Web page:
Featured Posts News — 31 May 2017
A Game Of Drones

Dryden High School Robotics Club members Josh Chymy (near) and Mike Braun tinker with a racing drone during a interschool get-together with like-minded enthusiasts last week at Rotary Park. High Schools across the region in the Keewatin-Patricia School Board are working toward a drone-racing league using the student-built quadcopters. See more on Pg. 3. Photo by Chris Marchand

By Chris Marchand

A new program among high schools in the Keewatin-Patricia District School Board is giving new meaning to ‘teachers who drone on and on’.

Members of the Dryden High School Robotics Club got together with their like-minded cohorts from Ignace and Sioux Lookout’s Queen Elizabeth High School last week for a test flight of student-built racing drones. 

The carbon-fiber quadcopter aircraft are assembled component by component from kits. Virtual reality goggles tap into a broadcast from a camera on the aircraft, giving pilot a first-person view. Different programming helps pilots with flight controls.

“They’re not something you just take out of the box and are just plug and play — these guys have had a lot of challenges along the way,” said DHS teacher Kurt Schmidt. “It’s an awesome learning opportunity to figure out all the problems you run into. Everybody builds them a little differently. They come up with some unique ideas, some work and some don’t.”

While the eventual goal is to have an interschool drone racing league, this first meeting was a valuable opportunity to compare notes and dial the machines in to the point where they can be precisely controlled. Pelican Falls School has also expressed an interest in getting into the action.

Student Josh Chymy says his passion for drone-racing extends well beyond the school program.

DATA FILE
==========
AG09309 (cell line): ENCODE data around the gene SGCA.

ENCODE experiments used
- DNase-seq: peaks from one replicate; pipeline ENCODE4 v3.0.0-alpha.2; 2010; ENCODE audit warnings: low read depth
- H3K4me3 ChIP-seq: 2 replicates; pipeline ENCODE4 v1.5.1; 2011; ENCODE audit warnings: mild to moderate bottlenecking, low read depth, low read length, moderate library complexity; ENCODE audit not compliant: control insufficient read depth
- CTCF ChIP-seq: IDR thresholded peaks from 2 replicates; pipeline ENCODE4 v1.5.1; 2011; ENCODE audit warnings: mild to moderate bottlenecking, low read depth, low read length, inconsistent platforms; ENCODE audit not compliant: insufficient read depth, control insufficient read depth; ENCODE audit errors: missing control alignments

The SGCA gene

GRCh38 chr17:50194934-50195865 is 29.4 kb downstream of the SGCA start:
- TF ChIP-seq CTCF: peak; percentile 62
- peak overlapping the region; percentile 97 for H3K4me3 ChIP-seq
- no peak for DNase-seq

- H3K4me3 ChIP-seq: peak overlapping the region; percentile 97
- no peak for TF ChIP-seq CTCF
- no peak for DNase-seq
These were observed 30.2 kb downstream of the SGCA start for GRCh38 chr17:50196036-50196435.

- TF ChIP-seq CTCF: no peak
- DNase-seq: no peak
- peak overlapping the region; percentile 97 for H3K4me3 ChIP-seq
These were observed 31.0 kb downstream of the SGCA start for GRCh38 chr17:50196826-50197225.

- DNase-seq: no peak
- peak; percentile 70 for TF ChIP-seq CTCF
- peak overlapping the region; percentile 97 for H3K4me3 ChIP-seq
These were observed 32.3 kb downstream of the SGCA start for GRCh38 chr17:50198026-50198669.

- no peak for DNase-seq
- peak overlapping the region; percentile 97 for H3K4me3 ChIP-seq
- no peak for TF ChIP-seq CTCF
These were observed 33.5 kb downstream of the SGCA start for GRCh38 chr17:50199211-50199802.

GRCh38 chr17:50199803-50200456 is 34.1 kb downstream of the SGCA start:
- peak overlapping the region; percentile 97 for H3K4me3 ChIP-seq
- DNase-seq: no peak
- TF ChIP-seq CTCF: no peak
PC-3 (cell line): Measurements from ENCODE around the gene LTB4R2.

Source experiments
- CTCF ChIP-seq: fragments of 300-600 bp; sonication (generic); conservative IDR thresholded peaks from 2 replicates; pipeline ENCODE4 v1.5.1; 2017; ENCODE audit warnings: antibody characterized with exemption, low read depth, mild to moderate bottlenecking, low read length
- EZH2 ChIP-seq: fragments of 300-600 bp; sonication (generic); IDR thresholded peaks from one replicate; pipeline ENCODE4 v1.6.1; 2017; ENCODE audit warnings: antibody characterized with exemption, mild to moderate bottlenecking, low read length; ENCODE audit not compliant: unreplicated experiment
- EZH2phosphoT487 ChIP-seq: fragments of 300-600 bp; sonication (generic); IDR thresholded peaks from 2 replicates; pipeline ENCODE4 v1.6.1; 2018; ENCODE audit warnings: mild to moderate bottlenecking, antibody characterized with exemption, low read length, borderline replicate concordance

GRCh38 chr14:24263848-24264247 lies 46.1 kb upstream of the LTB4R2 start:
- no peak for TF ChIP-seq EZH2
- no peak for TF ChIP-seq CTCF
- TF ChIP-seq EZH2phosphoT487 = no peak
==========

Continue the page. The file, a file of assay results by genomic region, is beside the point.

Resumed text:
“To the everyday person it looks like a bunch of engineered parts,” said Chymy. “When you break it down it’s really quite simple. Four motors connected to a brain, that brain is connected to something that talks to the controller, the controller tells the brain how to move it. Once you buckle down and understand how it all works together, it’s very exciting to build and ultra-rewarding to see in the air.”

Dryden High School student Josh Chymy pilots the school’s student-built racing drone during a practice session with Ignace and Sioux Lookout students last week at Rotary Park. Photo by Chris Marchand


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About Author

Chris Marchand is a native of Dryden, Ontario. He served his first newspaper internship at The Dryden Observer in 1998 while attending journalism studies at Thompson Rivers University in Kamloops B.C. He's worked desks as both reporter and editor at the Fernie Free Press as well as filled the role of sports editor at the Cranbrook Daily Townsman. Marchand was named editor of the Dryden Observer in Aug. 2009.

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